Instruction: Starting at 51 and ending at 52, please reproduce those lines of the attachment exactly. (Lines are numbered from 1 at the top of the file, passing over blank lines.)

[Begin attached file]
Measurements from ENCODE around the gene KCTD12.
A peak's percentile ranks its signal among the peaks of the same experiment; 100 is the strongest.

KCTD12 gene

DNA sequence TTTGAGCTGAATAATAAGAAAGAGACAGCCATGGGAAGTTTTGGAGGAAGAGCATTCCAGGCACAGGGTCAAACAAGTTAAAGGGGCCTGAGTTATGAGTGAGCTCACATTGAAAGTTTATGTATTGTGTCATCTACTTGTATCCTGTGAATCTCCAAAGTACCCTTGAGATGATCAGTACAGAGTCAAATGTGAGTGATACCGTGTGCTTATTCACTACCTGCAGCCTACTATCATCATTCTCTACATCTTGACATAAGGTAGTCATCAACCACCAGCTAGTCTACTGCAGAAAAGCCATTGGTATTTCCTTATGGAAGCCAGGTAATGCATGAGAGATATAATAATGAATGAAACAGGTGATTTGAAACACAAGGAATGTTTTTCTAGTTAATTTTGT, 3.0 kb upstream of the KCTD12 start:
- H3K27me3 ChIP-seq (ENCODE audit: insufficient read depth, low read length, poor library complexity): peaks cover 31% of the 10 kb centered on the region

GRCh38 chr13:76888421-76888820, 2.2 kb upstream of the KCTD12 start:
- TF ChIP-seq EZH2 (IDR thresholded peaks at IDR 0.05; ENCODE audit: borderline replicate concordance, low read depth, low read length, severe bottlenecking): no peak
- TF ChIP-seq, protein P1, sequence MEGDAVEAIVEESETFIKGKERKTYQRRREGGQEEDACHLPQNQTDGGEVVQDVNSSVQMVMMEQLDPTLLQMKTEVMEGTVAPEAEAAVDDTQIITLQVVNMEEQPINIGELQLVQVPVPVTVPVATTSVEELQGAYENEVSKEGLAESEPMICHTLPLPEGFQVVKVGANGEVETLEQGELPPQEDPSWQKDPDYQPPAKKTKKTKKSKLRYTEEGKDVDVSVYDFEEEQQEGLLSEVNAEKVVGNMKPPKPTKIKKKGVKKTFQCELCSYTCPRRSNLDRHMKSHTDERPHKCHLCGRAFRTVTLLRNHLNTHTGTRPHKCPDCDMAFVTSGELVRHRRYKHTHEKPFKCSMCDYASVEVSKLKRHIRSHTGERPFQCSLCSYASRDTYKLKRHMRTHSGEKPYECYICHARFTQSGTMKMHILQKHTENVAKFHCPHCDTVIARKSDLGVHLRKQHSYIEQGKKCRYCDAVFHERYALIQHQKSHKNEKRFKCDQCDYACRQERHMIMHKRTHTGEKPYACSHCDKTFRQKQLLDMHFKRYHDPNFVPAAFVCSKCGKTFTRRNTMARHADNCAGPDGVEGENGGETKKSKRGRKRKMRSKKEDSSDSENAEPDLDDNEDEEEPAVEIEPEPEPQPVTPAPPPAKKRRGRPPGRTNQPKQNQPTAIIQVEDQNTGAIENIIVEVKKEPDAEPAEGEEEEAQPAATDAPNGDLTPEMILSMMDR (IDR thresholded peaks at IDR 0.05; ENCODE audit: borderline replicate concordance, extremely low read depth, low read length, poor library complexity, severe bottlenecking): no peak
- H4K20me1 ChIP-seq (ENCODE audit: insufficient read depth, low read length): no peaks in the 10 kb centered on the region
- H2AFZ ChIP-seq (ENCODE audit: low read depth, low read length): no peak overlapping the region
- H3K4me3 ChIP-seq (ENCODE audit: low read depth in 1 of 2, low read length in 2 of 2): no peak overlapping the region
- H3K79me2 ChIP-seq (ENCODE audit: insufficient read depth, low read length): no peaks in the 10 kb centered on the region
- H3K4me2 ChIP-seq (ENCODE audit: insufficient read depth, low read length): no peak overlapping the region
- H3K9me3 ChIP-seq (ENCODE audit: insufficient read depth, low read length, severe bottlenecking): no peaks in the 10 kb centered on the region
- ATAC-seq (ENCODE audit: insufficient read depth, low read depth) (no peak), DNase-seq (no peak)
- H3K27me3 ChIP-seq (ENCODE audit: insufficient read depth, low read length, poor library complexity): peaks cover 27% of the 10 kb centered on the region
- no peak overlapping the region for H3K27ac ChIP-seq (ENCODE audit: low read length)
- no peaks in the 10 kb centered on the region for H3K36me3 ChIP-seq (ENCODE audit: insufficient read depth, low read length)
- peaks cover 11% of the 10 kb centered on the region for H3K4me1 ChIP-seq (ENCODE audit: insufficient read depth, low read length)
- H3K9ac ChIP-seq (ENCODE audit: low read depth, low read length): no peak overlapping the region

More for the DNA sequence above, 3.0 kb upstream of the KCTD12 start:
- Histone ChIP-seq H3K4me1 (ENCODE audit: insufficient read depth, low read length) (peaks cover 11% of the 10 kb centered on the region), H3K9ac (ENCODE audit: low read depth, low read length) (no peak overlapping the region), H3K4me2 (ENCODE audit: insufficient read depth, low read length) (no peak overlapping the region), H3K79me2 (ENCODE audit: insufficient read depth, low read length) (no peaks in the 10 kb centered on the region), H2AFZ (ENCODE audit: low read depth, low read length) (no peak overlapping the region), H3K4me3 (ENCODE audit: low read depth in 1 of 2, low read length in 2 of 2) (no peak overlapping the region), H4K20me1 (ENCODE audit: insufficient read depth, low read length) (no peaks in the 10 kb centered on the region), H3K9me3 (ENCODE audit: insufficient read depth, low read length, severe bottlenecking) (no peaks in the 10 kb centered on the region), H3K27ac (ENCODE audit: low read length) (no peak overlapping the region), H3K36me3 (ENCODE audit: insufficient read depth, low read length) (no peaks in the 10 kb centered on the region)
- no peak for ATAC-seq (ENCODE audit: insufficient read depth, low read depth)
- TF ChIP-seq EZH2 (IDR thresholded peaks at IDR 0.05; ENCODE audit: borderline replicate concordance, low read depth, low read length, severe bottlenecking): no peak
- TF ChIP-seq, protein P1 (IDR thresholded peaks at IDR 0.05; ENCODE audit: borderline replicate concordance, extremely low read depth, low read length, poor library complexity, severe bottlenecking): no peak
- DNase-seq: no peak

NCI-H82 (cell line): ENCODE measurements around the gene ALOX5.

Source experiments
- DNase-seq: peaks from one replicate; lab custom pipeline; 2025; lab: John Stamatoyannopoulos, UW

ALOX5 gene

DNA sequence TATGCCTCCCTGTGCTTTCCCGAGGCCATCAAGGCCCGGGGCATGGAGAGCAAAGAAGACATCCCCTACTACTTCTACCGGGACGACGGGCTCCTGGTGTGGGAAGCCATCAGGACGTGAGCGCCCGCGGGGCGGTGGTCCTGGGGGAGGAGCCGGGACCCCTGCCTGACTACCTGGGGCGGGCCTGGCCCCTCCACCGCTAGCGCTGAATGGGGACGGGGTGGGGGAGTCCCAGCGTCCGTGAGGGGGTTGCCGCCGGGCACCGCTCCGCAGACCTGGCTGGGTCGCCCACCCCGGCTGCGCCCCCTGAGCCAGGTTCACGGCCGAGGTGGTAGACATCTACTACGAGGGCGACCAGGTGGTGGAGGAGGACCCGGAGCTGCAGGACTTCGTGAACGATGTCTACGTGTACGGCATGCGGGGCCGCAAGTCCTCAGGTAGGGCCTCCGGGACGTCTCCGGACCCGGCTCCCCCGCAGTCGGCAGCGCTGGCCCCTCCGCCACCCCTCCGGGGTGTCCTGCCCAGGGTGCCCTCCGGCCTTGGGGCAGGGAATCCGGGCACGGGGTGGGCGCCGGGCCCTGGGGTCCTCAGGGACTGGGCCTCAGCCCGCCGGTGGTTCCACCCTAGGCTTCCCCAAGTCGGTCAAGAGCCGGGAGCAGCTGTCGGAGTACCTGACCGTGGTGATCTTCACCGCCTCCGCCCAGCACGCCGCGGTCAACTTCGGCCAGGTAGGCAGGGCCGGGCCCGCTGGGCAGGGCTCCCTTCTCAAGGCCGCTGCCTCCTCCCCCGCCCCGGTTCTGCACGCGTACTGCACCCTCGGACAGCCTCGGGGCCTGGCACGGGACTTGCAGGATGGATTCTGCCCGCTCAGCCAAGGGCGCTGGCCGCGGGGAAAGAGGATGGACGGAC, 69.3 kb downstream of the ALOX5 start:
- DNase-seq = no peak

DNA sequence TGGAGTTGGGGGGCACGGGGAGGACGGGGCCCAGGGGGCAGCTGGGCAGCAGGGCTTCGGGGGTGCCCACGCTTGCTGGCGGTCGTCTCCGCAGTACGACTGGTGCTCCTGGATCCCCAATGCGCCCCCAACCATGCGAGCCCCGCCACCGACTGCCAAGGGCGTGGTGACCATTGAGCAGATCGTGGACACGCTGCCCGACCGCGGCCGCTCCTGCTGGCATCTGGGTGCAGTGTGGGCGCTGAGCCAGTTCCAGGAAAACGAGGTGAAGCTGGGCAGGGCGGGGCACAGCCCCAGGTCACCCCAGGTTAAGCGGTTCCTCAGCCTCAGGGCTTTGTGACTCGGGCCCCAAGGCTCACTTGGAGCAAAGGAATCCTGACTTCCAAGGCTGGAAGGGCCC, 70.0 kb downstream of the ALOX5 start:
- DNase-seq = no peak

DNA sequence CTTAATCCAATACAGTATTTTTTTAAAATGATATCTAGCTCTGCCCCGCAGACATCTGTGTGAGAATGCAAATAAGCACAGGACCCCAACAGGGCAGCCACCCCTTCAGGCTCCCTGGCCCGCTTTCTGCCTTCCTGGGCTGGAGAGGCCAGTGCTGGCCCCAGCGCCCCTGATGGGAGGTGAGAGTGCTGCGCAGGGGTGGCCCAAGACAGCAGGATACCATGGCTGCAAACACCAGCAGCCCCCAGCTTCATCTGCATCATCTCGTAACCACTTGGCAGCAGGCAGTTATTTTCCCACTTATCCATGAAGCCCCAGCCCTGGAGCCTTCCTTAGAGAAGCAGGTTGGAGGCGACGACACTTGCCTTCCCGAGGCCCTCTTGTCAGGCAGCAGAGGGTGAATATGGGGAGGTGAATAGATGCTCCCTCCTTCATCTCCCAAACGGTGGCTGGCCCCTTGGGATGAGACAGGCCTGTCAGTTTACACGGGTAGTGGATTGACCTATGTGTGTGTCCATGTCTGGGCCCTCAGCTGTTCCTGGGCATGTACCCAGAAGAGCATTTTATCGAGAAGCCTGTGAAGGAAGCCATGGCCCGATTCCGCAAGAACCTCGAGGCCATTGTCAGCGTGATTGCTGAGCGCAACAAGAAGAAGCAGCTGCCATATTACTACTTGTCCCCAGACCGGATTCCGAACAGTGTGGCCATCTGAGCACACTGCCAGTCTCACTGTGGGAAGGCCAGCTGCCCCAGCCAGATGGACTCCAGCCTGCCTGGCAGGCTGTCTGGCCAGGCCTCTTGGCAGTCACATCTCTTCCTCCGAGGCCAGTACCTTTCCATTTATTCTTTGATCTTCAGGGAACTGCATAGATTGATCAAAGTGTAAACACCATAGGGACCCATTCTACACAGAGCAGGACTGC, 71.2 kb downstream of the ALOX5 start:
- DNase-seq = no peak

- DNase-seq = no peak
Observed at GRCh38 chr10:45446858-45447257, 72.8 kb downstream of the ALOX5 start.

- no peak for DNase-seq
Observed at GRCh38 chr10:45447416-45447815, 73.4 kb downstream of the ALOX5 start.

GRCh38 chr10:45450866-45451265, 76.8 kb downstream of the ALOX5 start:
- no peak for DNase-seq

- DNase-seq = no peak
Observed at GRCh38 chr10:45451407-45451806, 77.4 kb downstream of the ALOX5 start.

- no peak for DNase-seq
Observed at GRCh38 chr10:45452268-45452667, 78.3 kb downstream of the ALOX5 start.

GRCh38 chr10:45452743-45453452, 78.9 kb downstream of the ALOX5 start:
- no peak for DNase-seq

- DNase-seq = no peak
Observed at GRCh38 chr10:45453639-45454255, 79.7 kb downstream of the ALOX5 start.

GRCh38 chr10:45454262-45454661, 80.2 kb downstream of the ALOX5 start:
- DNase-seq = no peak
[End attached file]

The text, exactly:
GRCh38 chr10:45454262-45454661, 80.2 kb downstream of the ALOX5 start:
- DNase-seq = no peak